Got some onion-related photos to share? Send them to us at firstname.lastname@example.org, and you just might see your photo in a future newsletter!
| Around The Farm|Holiday Shipping Schedule
Happy Holidays, everyone! Hopefully you have your catalog by now, and will be ordering soon -- if you haven't already! FYI, our planned holiday shipping schedule is December 12 and December 19.
We may also ship during the week of December 26; please call us at 877-377-1015 to see if shipments are possible for your area. Shipping will begin again during the week of January 9, 2012, and continue until we're out of stock.
|Cooking With Onions|
- 2 large onions, sliced (Ringmasters are great in this recipe!)
- 1/2 stick of butter
- 1 can of cream of chicken soup
- 8 oz. of shredded Swiss cheese
- 1-1/2 tablespoon of soy or Worcestershire sauce
- 1/3 cup of milk
- Sliced French bread, buttered one side
Sauté onion in butter until opaque, then place in bottom of a 13 x 9-inch cake pan. Cook soup, milk, cheese, and sauce together until blended, then pour over the onions. Place the bread buttered side up on top, and bake at 375 degrees for 20 minutes.
This recipe comes to us from customer Maria Lichter, who tells us, "It's excellent with holiday meals!"
Onions can enhance so many dishes, and can be consumed raw, fried, sautéed or baked. Please share your favorite onion recipe, so we can include it in an upcoming newsletter. You can email it to us here, or post it on our new Friday Recipe Corner on Facebook. Digital photos of your dish are also welcome!
Q&A: What Type of Onions Should I Order?
Q. How do I know which plants to order for my area: long, short, or intermediate?
A. Simple enough: just visit our day-length map of the U.S.A. Plus, we've just posted a nice YouTube video of Bruce explaining in more detail how to select the right onions for your area, so please take a look!
|Fun Onion Facts|
The National Onion Association has developed a size classification scale for onions. While it's mostly for commercial growers, it's a handy way of seeing how your garden jewels compare to expectations. Here's how they rank by diameter, from smallest to largest:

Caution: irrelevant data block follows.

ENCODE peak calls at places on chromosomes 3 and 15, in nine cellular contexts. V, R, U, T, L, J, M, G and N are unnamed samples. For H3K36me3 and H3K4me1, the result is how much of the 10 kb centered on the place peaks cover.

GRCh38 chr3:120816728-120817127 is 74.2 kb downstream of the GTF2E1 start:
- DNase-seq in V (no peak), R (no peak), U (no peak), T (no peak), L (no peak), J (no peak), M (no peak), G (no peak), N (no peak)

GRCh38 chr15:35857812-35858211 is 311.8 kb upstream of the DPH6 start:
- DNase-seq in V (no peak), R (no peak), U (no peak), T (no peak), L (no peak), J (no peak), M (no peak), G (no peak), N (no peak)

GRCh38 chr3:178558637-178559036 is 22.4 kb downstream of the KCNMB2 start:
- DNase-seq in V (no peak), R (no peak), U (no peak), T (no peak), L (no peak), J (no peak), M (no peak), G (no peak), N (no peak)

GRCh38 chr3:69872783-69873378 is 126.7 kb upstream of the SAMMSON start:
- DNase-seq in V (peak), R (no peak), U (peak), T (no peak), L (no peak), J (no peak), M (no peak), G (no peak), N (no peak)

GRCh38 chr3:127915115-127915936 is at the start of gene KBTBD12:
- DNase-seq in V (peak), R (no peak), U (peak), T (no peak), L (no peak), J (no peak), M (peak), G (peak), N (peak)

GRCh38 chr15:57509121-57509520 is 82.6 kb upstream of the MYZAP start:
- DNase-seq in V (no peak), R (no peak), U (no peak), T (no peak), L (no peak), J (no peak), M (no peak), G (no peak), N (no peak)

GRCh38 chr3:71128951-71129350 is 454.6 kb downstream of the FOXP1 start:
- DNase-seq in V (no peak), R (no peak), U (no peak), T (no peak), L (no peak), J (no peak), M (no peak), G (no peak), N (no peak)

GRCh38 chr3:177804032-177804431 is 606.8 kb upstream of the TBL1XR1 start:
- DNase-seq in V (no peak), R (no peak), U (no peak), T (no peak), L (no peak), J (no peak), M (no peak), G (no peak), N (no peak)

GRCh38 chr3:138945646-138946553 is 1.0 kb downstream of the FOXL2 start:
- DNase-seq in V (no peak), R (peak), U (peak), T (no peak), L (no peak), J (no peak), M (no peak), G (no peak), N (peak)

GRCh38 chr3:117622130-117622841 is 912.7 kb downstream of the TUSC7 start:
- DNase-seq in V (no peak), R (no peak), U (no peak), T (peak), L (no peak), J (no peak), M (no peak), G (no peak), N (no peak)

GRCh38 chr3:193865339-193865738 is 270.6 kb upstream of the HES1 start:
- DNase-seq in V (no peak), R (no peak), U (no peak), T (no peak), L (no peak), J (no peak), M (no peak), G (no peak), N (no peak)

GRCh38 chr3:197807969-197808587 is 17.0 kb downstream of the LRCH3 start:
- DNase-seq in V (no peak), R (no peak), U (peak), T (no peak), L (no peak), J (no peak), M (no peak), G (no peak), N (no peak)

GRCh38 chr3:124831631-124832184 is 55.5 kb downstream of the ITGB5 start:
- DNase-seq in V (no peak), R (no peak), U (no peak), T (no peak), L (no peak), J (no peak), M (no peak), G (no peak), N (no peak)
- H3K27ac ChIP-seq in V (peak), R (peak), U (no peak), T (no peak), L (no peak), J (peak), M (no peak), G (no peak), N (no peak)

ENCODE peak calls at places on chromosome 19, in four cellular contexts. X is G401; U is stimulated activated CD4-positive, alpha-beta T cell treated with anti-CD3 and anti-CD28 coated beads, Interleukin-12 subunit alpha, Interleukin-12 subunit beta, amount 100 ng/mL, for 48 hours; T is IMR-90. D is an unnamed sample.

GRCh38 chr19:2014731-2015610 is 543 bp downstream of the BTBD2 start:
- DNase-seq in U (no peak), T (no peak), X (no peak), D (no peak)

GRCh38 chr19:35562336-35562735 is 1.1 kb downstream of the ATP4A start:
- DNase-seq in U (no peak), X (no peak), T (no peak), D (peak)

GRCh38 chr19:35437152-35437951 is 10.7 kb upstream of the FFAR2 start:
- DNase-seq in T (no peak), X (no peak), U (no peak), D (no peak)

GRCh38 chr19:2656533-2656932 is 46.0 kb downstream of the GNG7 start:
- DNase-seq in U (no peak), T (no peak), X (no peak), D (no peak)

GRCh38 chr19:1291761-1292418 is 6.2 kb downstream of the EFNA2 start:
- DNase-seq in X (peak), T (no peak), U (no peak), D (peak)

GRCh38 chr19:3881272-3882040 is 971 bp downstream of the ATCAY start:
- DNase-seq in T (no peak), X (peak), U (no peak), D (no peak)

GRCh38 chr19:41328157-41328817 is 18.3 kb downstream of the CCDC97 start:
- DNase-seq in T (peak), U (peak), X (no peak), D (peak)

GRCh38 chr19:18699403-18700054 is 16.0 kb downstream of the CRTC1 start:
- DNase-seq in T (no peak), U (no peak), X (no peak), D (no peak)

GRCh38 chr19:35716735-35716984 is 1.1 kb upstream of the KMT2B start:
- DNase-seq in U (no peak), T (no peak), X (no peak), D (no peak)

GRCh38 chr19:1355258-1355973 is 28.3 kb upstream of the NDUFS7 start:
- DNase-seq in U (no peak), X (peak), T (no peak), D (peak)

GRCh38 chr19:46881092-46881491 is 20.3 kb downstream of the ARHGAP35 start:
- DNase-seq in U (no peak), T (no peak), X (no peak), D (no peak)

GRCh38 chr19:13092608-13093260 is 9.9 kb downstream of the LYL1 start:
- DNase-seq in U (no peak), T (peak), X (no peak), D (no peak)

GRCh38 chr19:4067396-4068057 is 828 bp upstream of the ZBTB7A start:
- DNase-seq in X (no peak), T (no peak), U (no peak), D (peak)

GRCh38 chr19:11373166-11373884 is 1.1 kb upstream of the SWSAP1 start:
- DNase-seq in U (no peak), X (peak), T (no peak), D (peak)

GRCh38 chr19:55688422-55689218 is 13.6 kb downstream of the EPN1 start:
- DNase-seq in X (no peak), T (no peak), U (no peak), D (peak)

Creamer: Under one inch
Boiler: 1 to 1-7/8 inches
Small: 1 to 2-1/4 inches
Pre-Pack: 1-3/4 to 3 inches
Medium: 2 to 3-1/4 inches
Large/Jumbo: 3 inches and up
Colossal: 3-3/4 inches and up
Super Colossal: 4-1/2 inches and up
How do your onions stack up?
All Your Questions Answered
We have answers to your frequently asked questions! Just click here for information on when to order your onions, as well as for tips on planting, caring, feeding, harvesting, and storing them.
|We're on Facebook! |
Join the community of friends and growers on our Facebook page! You can connect with us and fellow growers to share stories, recipes, and even weather information and other tips. We encourage you to add your pictures and growing stories, and to leave something on our Wall.
We've been posting videos at Facebook, too. Be sure to take a look at our two fertilizer demonstrations: first, how we fertilize our onion beds before planting, and second, how to apply our Ammonium Sulfate fertilizer after planting.
Speaking of videos, we also recently prepared a YouTube video demonstrating how we control weeds when we plant our onions. We hope you'll enjoy it, and take away a few tips to help with your own weed control efforts.
By the way, don't forget to share your onion recipes with us here -- and be sure to regularly check the posts from your fellow onion growers, to find some new recipes to try!